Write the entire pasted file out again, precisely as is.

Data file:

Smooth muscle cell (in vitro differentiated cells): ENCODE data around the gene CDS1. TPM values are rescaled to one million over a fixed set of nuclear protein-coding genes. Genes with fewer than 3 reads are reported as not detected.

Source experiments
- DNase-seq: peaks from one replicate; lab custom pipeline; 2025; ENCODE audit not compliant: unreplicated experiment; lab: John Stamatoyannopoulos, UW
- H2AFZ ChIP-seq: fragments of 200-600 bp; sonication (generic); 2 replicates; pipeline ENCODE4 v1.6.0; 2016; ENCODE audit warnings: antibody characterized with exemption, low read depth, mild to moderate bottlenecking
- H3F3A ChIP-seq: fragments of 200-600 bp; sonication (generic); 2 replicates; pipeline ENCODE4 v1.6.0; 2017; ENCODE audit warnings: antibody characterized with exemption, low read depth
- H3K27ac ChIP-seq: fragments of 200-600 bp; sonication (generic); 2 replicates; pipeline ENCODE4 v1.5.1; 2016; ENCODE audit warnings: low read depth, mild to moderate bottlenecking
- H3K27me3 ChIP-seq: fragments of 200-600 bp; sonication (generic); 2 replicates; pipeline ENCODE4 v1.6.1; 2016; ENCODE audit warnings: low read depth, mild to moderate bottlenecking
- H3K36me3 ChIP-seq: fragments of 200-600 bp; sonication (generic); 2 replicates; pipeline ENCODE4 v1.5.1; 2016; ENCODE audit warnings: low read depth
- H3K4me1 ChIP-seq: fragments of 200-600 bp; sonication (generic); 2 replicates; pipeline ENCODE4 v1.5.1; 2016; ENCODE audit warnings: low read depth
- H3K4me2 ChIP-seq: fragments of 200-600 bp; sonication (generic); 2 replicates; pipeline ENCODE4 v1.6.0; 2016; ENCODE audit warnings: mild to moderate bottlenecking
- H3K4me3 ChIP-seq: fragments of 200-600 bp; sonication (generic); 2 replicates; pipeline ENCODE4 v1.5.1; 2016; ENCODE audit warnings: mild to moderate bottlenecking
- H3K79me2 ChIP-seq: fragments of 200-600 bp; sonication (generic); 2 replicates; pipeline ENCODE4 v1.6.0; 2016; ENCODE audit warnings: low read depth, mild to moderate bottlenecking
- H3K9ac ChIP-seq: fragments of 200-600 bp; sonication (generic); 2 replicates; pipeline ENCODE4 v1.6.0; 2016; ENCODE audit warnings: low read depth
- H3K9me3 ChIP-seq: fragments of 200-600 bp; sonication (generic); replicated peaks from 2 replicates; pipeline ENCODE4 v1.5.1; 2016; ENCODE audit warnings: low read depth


Smooth muscle cell (in vitro differentiated cells): ENCODE data around the gene CDS1. TPM values are rescaled to one million over a fixed set of nuclear protein-coding genes. Genes with fewer than 3 reads are reported as not detected.

Source experiments
- DNase-seq: peaks from one replicate; lab custom pipeline; 2025; ENCODE audit not compliant: unreplicated experiment; lab: John Stamatoyannopoulos, UW
- H2AFZ ChIP-seq: fragments of 200-600 bp; sonication (generic); 2 replicates; pipeline ENCODE4 v1.6.0; 2016; ENCODE audit warnings: antibody characterized with exemption, low read depth, mild to moderate bottlenecking
- H3F3A ChIP-seq: fragments of 200-600 bp; sonication (generic); 2 replicates; pipeline ENCODE4 v1.6.0; 2017; ENCODE audit warnings: antibody characterized with exemption, low read depth
- H3K27ac ChIP-seq: fragments of 200-600 bp; sonication (generic); 2 replicates; pipeline ENCODE4 v1.5.1; 2016; ENCODE audit warnings: low read depth, mild to moderate bottlenecking
- H3K27me3 ChIP-seq: fragments of 200-600 bp; sonication (generic); 2 replicates; pipeline ENCODE4 v1.6.1; 2016; ENCODE audit warnings: low read depth, mild to moderate bottlenecking
- H3K36me3 ChIP-seq: fragments of 200-600 bp; sonication (generic); 2 replicates; pipeline ENCODE4 v1.5.1; 2016; ENCODE audit warnings: low read depth
- H3K4me1 ChIP-seq: fragments of 200-600 bp; sonication (generic); 2 replicates; pipeline ENCODE4 v1.5.1; 2016; ENCODE audit warnings: low read depth
- H3K4me2 ChIP-seq: fragments of 200-600 bp; sonication (generic); 2 replicates; pipeline ENCODE4 v1.6.0; 2016; ENCODE audit warnings: mild to moderate bottlenecking
- H3K4me3 ChIP-seq: fragments of 200-600 bp; sonication (generic); 2 replicates; pipeline ENCODE4 v1.5.1; 2016; ENCODE audit warnings: mild to moderate bottlenecking
- H3K79me2 ChIP-seq: fragments of 200-600 bp; sonication (generic); 2 replicates; pipeline ENCODE4 v1.6.0; 2016; ENCODE audit warnings: low read depth, mild to moderate bottlenecking
- H3K9ac ChIP-seq: fragments of 200-600 bp; sonication (generic); 2 replicates; pipeline ENCODE4 v1.6.0; 2016; ENCODE audit warnings: low read depth
- H3K9me3 ChIP-seq: fragments of 200-600 bp; sonication (generic); replicated peaks from 2 replicates; pipeline ENCODE4 v1.5.1; 2016; ENCODE audit warnings: low read depth